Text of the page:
# Series of Power over Factorial Converges

## Contents

## Theorem

The series $\displaystyle \sum_{n \mathop = 0}^\infty \frac {x^n} {n!}$ converges for all real values of $x$.

## Proof

If $x = 0$ the result is trivially true as:

- $\forall n \ge 1: \dfrac {0^n} {n!} = 0$

If $x \ne 0$ we have:

- $\left|{\dfrac{\left({\dfrac {x^{n+1}} {(n+1)!}}\right)}{\left({\dfrac {x^n}{n!}}\right)}}\right| = \dfrac {\left|{x}\right|} {n+1} \to 0$

as $n \to \infty$.

This follows from the results:

- Power of Reciprocal, where $\dfrac 1 n \to 0$ as $n \to \infty$
- The Squeeze Theorem for Sequences, as $\dfrac 1 {n + 1} < \dfrac 1 n$
- The Multiple Rule for Real Sequences, putting $\lambda = \left|{x}\right|$.

Hence by the Ratio Test: $\displaystyle \sum_{n \mathop = 0}^\infty \frac {x^n} {n!}$ converges.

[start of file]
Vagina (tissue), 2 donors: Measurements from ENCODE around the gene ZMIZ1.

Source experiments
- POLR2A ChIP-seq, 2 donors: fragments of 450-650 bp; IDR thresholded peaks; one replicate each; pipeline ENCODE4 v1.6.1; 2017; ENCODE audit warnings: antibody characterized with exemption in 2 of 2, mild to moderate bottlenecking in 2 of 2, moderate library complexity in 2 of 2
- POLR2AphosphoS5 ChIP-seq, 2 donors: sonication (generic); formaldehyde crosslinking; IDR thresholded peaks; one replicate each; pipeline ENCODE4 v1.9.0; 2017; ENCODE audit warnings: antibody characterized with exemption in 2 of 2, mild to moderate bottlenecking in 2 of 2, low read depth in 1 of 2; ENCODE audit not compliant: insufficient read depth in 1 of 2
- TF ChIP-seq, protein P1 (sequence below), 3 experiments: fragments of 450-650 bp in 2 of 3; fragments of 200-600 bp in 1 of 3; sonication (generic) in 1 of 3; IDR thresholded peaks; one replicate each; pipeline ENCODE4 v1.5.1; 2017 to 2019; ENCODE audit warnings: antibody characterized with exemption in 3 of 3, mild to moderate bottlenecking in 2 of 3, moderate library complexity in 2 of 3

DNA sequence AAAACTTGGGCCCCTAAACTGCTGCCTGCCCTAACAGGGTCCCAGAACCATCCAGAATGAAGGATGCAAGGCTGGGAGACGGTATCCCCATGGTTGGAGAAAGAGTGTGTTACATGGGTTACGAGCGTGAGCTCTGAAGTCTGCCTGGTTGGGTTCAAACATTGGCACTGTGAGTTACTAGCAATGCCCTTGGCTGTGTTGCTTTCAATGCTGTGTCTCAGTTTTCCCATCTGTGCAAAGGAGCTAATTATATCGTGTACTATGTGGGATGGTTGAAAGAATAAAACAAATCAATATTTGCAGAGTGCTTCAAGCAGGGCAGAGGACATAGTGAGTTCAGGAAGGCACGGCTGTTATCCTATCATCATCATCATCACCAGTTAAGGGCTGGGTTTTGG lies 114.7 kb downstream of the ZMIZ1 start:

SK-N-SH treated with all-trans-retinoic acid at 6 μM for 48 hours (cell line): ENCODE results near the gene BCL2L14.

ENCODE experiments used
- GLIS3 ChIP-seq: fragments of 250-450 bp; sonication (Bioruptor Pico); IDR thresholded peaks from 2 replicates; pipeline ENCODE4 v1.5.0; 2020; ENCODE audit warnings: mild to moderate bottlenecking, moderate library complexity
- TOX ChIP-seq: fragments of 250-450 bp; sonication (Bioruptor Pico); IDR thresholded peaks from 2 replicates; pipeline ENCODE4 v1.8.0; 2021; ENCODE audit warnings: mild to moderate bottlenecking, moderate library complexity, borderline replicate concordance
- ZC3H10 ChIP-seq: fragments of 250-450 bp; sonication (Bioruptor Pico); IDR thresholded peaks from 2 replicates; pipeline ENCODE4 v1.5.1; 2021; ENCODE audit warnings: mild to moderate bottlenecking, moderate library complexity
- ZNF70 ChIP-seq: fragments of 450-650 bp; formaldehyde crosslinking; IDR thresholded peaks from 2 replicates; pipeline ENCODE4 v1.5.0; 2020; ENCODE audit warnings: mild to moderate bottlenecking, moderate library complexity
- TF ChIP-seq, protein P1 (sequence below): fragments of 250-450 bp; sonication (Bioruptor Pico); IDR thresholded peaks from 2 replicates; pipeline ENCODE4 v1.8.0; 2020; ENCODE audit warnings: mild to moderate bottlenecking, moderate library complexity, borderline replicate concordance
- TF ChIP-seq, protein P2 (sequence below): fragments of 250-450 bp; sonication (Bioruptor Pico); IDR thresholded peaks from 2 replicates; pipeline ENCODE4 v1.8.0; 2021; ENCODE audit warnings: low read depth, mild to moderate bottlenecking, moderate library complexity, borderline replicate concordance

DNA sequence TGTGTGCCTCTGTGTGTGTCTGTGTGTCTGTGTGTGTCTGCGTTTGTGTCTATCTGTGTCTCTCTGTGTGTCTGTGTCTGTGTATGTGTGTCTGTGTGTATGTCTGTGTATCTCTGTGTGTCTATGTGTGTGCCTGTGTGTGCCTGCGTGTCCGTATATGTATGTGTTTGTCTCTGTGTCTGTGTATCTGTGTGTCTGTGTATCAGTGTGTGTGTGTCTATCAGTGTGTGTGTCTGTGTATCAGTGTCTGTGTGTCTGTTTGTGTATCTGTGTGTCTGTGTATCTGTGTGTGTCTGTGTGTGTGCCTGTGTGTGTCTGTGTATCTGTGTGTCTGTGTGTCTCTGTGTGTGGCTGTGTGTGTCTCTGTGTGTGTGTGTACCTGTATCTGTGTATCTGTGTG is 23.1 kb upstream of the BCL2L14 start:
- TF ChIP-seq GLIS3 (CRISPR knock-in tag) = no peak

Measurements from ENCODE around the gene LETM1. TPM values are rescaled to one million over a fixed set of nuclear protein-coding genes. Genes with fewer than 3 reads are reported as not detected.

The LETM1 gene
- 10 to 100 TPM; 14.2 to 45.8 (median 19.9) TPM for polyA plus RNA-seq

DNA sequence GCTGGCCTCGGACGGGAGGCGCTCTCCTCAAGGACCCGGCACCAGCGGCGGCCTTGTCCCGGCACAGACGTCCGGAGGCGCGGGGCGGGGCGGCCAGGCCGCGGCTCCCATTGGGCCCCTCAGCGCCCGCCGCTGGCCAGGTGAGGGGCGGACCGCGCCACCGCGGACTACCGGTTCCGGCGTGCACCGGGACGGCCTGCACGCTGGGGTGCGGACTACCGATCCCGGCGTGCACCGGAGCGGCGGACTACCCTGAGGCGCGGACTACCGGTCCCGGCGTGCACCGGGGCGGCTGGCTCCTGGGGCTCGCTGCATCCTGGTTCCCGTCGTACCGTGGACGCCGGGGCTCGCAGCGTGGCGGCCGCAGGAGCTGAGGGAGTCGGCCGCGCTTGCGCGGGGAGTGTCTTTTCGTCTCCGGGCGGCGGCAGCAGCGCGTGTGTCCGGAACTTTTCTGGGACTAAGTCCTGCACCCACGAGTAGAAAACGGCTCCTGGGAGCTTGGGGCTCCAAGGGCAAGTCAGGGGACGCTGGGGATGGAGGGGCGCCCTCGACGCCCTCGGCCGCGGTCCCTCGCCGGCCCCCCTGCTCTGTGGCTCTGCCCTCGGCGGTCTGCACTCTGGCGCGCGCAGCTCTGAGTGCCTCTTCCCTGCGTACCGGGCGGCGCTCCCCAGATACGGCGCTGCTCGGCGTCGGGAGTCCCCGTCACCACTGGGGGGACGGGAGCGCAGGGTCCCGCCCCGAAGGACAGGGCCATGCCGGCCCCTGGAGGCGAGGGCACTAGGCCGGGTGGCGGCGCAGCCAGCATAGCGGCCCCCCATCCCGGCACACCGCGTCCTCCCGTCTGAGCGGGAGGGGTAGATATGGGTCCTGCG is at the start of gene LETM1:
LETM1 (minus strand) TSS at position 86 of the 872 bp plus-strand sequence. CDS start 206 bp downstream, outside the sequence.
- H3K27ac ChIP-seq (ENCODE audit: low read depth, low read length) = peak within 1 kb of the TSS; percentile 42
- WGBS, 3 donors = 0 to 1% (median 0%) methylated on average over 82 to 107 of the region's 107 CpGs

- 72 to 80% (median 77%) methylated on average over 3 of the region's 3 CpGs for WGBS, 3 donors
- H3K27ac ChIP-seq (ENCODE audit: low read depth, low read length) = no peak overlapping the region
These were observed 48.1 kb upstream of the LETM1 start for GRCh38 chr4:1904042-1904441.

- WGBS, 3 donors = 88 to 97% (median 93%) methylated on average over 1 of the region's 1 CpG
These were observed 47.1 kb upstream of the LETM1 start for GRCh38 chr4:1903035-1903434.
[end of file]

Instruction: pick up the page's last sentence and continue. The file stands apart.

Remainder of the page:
$\blacksquare$

Alternatively, the Comparison Test could be used but this is more cumbersome in this instance.

Another alternative is to view this as an example of Radius of Convergence of Power Series over Factorial setting $\xi = 0$.

## Also see

- Equivalence of Definitions of Exponential Function, where it is shown that this series converges to the exponential function.

## Sources

- 1977: K.G. Binmore:
*Mathematical Analysis: A Straightforward Approach*... (previous) ... (next): $\S 6.19$